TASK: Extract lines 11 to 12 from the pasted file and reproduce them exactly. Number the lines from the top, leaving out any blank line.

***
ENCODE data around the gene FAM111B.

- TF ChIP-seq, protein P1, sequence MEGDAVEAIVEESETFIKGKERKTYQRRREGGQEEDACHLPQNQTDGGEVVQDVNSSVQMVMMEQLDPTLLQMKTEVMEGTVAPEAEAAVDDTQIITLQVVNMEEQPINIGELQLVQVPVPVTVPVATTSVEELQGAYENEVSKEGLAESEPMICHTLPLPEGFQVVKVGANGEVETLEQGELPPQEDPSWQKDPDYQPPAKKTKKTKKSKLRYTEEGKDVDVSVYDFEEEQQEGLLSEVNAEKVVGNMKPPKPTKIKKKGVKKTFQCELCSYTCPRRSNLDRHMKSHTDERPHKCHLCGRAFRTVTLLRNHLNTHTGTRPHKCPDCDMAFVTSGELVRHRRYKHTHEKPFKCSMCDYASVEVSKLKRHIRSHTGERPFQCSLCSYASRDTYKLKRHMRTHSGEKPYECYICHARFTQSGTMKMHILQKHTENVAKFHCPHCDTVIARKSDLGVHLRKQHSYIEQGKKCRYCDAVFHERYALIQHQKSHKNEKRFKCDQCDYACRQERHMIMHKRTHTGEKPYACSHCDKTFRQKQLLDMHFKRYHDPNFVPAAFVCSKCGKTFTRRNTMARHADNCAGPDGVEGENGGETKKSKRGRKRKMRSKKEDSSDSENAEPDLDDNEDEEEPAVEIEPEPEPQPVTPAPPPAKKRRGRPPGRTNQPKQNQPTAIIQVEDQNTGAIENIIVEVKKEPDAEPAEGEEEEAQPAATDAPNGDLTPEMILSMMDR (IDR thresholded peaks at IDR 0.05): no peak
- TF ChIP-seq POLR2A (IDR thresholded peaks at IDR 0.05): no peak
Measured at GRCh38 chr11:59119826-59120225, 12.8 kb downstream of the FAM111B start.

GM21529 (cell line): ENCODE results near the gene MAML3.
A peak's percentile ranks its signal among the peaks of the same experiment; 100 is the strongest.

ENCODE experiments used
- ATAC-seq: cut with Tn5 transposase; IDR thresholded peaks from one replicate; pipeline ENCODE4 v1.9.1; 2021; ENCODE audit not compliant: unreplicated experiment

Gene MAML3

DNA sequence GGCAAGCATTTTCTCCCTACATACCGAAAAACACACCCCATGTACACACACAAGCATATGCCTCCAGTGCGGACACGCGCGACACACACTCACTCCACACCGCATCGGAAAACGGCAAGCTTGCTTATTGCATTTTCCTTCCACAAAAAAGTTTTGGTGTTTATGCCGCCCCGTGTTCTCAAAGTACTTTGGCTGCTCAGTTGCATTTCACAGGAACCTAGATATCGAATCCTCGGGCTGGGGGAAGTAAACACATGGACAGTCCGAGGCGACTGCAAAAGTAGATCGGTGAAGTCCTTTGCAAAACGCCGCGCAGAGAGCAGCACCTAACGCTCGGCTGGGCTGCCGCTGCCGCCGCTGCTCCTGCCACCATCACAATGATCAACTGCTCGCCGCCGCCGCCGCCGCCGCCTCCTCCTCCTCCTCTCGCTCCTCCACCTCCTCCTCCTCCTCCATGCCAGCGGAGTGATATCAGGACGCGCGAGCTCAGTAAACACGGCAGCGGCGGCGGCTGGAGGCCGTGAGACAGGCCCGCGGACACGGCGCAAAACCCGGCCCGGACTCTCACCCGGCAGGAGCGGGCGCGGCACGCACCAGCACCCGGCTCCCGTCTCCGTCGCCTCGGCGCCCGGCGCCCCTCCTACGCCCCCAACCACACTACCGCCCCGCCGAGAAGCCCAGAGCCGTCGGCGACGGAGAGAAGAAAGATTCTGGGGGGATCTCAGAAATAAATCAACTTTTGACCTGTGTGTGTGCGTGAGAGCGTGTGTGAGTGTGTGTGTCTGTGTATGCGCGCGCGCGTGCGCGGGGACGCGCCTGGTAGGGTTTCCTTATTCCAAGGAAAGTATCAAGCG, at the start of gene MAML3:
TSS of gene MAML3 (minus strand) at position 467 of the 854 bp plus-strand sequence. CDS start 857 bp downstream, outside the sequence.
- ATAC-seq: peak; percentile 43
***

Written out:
TSS of gene MAML3 (minus strand) at position 467 of the 854 bp plus-strand sequence. CDS start 857 bp downstream, outside the sequence.
- ATAC-seq: peak; percentile 43